Russia’s North Caucasus is still unstable, with terrorist attacks committed there due to interethnic rivalry, separatism and other reasons, the U.S. State Department said in its Country Reports on Terrorism in 2011.
“Terrorist attacks stemming from instability in the North Caucasus continued to be committed in Russia,” said the part dedicated to Russia in the report, which is annually submitted to Congress.
“Separatism, inter-ethnic rivalry, revenge, banditry, and/or extremist ideology were the primary motivating factors for terrorism-related violence,” the report said.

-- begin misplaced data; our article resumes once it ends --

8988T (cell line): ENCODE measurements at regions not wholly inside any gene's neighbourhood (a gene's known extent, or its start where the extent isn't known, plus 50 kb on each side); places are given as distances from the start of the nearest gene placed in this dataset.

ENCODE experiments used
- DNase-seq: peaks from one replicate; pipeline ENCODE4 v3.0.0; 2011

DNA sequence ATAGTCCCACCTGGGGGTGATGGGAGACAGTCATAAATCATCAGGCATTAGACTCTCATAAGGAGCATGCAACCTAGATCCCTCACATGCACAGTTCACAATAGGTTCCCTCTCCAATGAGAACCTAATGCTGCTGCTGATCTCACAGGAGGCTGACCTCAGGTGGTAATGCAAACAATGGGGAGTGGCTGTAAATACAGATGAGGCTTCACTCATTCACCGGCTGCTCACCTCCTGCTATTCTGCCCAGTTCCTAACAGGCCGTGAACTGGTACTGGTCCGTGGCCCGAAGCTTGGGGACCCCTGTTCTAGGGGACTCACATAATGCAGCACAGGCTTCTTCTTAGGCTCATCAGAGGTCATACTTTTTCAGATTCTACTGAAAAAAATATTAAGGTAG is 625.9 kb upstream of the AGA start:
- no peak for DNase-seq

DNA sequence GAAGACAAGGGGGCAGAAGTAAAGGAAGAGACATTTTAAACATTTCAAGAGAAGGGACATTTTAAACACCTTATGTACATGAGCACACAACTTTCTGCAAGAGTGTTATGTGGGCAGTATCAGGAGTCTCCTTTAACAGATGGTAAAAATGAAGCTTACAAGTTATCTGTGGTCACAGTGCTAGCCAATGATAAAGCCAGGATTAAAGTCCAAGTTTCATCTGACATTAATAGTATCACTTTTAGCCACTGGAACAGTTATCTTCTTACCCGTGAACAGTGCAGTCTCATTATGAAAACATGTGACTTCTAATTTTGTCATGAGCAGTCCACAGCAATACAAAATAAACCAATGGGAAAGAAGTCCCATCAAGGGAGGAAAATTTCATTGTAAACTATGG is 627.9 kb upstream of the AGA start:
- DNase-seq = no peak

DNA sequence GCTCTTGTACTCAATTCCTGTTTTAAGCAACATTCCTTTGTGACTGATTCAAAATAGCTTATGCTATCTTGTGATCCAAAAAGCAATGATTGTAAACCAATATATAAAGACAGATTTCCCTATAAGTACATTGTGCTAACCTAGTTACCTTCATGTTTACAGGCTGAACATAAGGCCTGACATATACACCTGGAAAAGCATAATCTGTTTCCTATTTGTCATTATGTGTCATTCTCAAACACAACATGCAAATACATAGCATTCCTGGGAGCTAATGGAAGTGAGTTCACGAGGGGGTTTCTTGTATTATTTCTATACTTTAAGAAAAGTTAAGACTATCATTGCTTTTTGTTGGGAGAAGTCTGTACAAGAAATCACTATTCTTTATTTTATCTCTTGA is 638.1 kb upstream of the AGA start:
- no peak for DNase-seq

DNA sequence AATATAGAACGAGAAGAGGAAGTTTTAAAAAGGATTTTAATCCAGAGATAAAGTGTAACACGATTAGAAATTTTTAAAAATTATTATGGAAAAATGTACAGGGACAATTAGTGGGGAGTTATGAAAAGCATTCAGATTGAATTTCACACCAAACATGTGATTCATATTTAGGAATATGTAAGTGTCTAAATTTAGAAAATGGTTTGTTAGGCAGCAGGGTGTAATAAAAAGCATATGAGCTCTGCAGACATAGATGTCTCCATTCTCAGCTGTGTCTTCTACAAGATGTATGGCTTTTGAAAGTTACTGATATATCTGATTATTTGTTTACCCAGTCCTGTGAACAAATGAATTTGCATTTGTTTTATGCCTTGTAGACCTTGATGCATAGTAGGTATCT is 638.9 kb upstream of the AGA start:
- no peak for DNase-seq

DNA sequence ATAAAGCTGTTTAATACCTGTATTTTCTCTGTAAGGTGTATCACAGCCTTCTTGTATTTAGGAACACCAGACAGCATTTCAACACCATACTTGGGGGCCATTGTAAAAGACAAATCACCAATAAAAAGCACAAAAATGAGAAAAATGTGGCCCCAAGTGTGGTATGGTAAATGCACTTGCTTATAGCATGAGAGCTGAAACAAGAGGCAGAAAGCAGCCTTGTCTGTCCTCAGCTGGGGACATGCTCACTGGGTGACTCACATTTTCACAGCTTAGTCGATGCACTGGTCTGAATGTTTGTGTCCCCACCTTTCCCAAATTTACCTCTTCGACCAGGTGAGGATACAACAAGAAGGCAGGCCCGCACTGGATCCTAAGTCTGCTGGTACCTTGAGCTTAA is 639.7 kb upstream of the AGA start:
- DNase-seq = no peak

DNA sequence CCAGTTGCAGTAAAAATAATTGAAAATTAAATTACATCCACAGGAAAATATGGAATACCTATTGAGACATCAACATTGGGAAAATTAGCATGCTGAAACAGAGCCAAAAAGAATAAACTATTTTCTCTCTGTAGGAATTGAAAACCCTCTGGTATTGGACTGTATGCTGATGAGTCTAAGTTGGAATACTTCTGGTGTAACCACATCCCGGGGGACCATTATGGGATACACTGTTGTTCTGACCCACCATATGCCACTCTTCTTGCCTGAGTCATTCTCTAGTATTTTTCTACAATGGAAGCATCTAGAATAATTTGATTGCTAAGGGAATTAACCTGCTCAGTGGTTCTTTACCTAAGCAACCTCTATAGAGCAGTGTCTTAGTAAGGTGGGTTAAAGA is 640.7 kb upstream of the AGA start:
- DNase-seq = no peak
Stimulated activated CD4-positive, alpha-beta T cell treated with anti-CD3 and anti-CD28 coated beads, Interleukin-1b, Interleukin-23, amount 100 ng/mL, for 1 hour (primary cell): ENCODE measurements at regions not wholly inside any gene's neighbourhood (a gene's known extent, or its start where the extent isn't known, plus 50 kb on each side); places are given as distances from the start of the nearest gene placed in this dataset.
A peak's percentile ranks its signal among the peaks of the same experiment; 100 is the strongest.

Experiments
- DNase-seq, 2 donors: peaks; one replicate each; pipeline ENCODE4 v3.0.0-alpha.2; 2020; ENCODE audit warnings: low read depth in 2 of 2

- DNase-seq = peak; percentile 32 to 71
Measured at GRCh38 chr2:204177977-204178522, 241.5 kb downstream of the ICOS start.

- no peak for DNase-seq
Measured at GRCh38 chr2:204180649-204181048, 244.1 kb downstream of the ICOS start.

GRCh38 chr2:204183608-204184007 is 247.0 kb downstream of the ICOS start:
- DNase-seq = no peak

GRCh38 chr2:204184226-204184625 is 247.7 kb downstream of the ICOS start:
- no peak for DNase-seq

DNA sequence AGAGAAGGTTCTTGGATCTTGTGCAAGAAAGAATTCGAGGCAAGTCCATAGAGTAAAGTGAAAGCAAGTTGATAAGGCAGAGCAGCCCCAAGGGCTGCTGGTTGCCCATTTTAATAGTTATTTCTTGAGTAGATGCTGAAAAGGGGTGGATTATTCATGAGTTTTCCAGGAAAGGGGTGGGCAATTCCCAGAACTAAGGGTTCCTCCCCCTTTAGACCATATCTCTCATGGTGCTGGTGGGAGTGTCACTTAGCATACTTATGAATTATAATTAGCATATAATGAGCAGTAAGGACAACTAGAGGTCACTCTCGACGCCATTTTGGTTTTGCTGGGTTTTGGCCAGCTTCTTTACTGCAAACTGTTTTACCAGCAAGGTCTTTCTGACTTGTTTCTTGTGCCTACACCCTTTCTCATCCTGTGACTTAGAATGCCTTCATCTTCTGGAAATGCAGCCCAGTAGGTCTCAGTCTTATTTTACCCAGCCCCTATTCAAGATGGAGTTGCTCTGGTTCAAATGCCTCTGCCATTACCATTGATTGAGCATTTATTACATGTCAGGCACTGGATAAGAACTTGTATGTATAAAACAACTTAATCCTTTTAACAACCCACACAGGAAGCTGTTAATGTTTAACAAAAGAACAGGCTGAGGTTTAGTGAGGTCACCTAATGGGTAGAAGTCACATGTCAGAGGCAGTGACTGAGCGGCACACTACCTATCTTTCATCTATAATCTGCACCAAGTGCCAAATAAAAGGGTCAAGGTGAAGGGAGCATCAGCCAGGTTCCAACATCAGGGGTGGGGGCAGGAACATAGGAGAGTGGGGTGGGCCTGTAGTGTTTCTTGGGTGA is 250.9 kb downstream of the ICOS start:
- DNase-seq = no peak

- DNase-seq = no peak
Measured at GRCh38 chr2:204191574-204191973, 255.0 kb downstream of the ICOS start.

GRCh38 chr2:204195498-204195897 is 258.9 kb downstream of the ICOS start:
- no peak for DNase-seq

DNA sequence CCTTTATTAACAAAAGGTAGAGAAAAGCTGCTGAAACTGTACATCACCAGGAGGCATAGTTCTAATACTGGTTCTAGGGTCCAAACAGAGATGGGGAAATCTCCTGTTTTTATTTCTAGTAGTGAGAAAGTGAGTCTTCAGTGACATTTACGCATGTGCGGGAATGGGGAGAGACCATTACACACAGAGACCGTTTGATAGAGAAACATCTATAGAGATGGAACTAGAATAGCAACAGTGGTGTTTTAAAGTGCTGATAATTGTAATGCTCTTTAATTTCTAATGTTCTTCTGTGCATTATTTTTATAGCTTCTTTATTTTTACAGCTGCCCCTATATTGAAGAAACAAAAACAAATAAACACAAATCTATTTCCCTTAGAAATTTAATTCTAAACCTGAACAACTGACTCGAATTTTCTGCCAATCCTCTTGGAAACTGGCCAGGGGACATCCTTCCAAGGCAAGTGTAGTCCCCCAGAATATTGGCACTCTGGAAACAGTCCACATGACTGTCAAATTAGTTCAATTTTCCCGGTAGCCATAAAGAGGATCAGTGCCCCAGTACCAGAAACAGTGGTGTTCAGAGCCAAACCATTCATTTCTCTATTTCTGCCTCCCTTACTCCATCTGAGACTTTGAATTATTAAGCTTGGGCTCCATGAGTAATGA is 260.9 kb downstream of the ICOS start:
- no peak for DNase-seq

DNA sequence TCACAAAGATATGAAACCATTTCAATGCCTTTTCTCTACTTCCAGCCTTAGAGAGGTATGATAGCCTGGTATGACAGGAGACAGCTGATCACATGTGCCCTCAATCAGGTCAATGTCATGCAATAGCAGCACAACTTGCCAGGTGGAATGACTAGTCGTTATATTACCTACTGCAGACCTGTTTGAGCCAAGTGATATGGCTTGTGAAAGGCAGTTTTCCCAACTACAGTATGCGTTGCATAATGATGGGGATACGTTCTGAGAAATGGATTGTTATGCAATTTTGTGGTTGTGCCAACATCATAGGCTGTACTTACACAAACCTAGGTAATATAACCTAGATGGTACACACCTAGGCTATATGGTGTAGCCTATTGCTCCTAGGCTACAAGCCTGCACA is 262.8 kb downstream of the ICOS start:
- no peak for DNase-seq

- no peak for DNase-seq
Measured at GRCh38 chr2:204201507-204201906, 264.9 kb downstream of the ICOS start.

“Violence originating in the North Caucasus occasionally spilled into other areas of Russia, as seen most notably in 2011 with the bombing at Moscow's Domodedovo airport in January, for which the Caucasus Emirate's leader, Doku Umarov, claimed responsibility,” it said.
The suicide attack on the arrivals area of Domodedovo international airport on January 24, 2011, left 37 people dead and nearly 200 injured.
The State Department’s report noted Russia's cooperation with the United States in the fight against international terrorism.
“Within the framework of the U.S.-Russia Bilateral Presidential Commission (BPC), the Counterterrorism Working Group advanced bilateral cooperation on current terrorist threats; transportation security issues, including aviation security; countering violent extremism; information sharing; and coordination on non-proliferation of weapons of mass destruction,” it said.